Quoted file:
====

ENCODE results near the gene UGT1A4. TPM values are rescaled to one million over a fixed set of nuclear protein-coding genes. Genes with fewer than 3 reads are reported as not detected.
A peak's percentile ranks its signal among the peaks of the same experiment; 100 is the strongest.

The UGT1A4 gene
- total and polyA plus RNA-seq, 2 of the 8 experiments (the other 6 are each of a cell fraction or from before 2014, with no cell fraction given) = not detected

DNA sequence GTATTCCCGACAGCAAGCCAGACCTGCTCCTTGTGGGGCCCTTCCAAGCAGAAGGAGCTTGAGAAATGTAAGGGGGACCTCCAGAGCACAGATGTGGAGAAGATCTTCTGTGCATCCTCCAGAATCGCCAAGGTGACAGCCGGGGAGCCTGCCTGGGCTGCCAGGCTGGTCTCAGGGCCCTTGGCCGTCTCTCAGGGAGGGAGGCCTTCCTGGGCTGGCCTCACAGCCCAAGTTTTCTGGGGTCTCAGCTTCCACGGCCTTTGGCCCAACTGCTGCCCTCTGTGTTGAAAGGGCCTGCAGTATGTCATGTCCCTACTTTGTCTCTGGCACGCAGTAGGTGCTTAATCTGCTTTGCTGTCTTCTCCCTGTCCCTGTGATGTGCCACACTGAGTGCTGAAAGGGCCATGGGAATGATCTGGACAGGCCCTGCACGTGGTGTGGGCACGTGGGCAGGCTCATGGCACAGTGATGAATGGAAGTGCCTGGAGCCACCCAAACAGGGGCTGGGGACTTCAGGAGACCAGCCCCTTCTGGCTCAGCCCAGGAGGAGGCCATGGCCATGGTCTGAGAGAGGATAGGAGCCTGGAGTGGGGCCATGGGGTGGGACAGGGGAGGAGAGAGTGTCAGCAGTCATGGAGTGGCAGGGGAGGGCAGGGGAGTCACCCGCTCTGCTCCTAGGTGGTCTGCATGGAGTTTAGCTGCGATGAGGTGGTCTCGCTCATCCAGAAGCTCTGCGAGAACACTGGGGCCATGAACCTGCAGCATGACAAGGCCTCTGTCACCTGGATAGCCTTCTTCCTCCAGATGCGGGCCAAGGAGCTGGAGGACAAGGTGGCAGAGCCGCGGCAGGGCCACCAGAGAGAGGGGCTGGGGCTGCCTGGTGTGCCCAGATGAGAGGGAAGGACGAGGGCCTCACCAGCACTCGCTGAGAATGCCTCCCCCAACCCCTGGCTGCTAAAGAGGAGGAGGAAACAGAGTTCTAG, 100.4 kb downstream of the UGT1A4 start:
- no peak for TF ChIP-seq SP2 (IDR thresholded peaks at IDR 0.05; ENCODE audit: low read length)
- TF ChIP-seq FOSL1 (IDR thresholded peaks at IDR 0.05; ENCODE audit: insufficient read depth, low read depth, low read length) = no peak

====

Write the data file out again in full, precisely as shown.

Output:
ENCODE results near the gene UGT1A4. TPM values are rescaled to one million over a fixed set of nuclear protein-coding genes. Genes with fewer than 3 reads are reported as not detected.
A peak's percentile ranks its signal among the peaks of the same experiment; 100 is the strongest.

The UGT1A4 gene
- total and polyA plus RNA-seq, 2 of the 8 experiments (the other 6 are each of a cell fraction or from before 2014, with no cell fraction given) = not detected

DNA sequence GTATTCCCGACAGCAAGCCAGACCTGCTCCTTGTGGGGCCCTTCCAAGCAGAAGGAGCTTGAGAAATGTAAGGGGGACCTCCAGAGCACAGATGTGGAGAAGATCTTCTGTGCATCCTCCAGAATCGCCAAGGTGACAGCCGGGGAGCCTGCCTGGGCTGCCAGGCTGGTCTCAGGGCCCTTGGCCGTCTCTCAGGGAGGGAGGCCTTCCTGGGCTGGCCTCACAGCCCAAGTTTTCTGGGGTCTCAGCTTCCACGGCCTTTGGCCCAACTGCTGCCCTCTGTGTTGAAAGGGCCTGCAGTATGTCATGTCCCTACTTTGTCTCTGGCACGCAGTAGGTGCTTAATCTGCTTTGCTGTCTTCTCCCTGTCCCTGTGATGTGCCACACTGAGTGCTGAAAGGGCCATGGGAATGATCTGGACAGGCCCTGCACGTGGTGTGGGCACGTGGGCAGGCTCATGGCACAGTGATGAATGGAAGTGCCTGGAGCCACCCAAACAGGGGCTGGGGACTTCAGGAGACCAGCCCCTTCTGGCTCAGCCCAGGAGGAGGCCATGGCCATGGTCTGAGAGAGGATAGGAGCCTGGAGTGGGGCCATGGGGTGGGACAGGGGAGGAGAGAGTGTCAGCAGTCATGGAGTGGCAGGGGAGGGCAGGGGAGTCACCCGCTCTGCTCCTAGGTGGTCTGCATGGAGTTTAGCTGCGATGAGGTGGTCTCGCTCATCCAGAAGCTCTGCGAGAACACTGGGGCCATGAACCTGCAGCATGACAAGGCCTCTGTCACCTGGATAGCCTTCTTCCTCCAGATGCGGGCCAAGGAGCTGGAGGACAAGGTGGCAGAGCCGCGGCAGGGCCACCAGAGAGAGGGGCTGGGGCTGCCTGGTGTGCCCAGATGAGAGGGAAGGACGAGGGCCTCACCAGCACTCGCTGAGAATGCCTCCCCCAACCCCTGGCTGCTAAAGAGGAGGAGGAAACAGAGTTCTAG, 100.4 kb downstream of the UGT1A4 start:
- no peak for TF ChIP-seq SP2 (IDR thresholded peaks at IDR 0.05; ENCODE audit: low read length)
- TF ChIP-seq FOSL1 (IDR thresholded peaks at IDR 0.05; ENCODE audit: insufficient read depth, low read depth, low read length) = no peak